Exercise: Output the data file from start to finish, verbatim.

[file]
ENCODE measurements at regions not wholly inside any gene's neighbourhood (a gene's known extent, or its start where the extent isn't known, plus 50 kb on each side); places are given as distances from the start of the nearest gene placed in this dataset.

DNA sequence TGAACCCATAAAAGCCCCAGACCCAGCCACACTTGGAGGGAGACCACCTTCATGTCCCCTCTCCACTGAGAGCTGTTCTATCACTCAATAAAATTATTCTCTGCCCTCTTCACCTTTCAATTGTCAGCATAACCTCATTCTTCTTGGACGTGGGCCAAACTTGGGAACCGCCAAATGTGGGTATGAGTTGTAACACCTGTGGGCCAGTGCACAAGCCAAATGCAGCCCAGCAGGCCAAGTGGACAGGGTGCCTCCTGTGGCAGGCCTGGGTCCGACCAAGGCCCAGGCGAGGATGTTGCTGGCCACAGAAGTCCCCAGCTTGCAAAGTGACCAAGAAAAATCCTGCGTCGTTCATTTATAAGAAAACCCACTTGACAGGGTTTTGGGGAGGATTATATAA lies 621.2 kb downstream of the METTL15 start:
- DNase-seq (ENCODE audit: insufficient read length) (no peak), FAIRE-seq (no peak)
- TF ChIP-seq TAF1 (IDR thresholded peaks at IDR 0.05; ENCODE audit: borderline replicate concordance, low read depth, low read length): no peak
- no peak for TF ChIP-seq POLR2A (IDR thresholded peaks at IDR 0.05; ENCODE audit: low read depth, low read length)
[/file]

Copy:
ENCODE measurements at regions not wholly inside any gene's neighbourhood (a gene's known extent, or its start where the extent isn't known, plus 50 kb on each side); places are given as distances from the start of the nearest gene placed in this dataset.

DNA sequence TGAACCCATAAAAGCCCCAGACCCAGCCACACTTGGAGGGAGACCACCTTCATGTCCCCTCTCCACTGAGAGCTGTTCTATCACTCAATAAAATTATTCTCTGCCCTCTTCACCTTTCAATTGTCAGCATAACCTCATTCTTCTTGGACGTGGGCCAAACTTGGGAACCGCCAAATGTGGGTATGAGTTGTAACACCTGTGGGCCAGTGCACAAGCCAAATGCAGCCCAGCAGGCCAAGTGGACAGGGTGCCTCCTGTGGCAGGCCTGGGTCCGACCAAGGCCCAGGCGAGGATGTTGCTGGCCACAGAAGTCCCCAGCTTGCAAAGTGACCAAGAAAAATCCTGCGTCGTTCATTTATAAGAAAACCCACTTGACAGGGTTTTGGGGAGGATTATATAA lies 621.2 kb downstream of the METTL15 start:
- DNase-seq (ENCODE audit: insufficient read length) (no peak), FAIRE-seq (no peak)
- TF ChIP-seq TAF1 (IDR thresholded peaks at IDR 0.05; ENCODE audit: borderline replicate concordance, low read depth, low read length): no peak
- no peak for TF ChIP-seq POLR2A (IDR thresholded peaks at IDR 0.05; ENCODE audit: low read depth, low read length)